officerswould undoubtedly have cast at least some
doubt on a reasonable person's belief in his or her
freedom to leave.
doubt would likely have intensified in Kansas (where Mr.
Gaines was stopped) because of Kansas's traffic laws.
See Berkemer v. McCarty, 468 U.S. 420, 436-37 (1984)
(considering the laws of most states, which criminalize the
failure to heed a police officer's signal to stop, as
informative on whether the defendant reasonably believed that
he wasn't free to leave). Under Kansas law, motorists
must stop whenever a police officer flashes his or her
emergency lights. Kan. Stat. Ann. § 8-1568(a)(1), (d).
district court minimized the impact of the flashing roof
lights, crediting testimony by the police officers that they
had activated their lights only because their cars were
blocking a lane of traffic. But the officers' subjective
intent had little bearing on whether a reasonable person
would have thought that he or she could leave. See
Brendlin v. California, 551 U.S. 249, 260-61 (2007)
("The intent that counts under the Fourth
Amendment" is the intent conveyed to the suspect, and
the court does not consider the officers'
"subjective intent when determining who is
seized."); see also United States v.
Mendenhall, 446 U.S. 544, 554 n.6 (1980) (concluding
that a law-enforcement agent's "subjective intention
. . . to detain the respondent, had she attempted to leave,
is irrelevant except insofar as that may have been conveyed
to the respondent").
let's assume that a reasonable person would have felt
free to drive away at this point. One of the police officers
then exited his car and gestured for Mr. Gaines to get out of
the car. Here is what our reasonable person would have seen:
minimum, the police officer's gesture would have cast
further doubt on a reasonable person's belief that he or
she was free to drive away. See Santos v. Frederick Cty.
Bd. of Comm'rs, 725 F.3d 451, 462 (4th Cir. 2013)
(holding that two deputy sheriffs' gestures to stay
seated constituted a seizure).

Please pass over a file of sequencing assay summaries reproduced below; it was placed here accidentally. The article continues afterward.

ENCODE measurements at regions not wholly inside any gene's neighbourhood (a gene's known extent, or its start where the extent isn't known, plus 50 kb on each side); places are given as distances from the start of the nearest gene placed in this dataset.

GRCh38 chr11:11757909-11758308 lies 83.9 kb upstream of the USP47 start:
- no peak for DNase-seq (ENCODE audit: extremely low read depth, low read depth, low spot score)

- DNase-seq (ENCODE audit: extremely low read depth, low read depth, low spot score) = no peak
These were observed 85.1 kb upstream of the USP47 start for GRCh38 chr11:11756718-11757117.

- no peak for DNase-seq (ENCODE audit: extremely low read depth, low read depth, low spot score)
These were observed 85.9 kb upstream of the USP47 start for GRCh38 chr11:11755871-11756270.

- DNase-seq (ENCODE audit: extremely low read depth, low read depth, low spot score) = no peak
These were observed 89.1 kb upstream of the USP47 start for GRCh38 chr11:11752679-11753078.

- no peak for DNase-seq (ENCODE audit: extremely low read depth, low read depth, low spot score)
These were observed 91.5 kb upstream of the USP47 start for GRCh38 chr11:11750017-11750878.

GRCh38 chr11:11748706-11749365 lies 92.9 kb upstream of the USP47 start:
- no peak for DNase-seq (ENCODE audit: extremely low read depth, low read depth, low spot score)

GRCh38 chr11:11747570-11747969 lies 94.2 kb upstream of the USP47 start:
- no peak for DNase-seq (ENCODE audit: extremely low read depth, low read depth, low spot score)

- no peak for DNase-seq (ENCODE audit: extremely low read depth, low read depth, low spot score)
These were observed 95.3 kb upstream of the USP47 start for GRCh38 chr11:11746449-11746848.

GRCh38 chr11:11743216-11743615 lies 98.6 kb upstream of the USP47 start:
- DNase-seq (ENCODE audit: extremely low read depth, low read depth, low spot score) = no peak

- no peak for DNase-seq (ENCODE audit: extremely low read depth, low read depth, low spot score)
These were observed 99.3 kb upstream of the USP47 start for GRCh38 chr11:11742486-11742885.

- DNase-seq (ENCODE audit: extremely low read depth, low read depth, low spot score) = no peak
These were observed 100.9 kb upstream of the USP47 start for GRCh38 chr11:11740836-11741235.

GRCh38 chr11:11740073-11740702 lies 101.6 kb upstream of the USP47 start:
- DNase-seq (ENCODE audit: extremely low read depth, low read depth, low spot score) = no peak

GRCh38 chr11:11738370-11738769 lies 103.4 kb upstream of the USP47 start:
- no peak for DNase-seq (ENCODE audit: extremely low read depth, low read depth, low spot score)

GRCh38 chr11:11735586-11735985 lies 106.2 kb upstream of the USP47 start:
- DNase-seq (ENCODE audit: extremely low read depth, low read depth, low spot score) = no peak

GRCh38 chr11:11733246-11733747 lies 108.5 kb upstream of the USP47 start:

let's assume that a reasonable person would still have
felt free to leave. As Mr. Gaines exited the car, one police
officer stood just a few feet away and said that they had
come because of a report that Mr. Gaines was "up here
selling some dope." The police officer then asked Mr.
Gaines whether he had been selling "wet"
(street-language for PCP). Meanwhile, another uniformed
police officer circled the car, looking inside.
reasonable person have felt free to leave? At a minimum, the
accusatory question would have added to the reasonable
person's doubt about his or her freedom to return to the
car and drive away. See United States v. Glass, 128
F.3d 1398, 1407 (10th Cir. 1997) (stating that
"particularized focus" on an individual "is
certainly a factor" to consider when determining whether
a seizure took place).
were the five circumstances that confronted Mr. Gaines:
1. He was sitting in his car when two marked police cars
approached and stopped right behind him with their roof
2. Both police officers were uniformed.
3. One police officer gestured for Mr. Gaines to get out of
4. Mr. Gaines exited his car, and one of the police officers
said that they had come based on a report that he was selling
PCP in the parking lot.
5. While one police officer told Mr. Gaines that someone had
accused him of selling PCP, the other police officer circled
Mr. Gaines's car and looked inside.
these circumstances as a whole, we conclude that (1) the
police officers showed their authority and (2) no reasonable
person would have felt free to leave.
the encounter would constitute a seizure only if Mr. Gaines
had yielded to the show of authority. He ultimately fled, so
the government denies that Mr. Gaines yielded. We disagree.
One officer gestured for Mr. Gaines to get out of his car,
and he did. When Mr. Gaines was asked questions, he
responded. See United States v. Camacho, 661 F.3d
718, 726 (1st Cir. 2011) (stating that a suspect
"submitted" to a police officer's "show of
authority by responding to his questions"). And when Mr.
Gaines was asked for his identification, he opened his car
trunk to look for his identification.
Gaines then fled. But by that point, he had already yielded
to the show of authority. We addressed a similar issue in
United States v. Morgan, 936 F.2d 1561 (10th Cir.
1991). There the defendant exited his car and fled after
asking the officer: "What do you want?"
Morgan, 936 F.2d at 1566. We considered this single
question enough to conclude that the defendant had yielded to
authority. Id. at 1567. By comparison, Mr. Gaines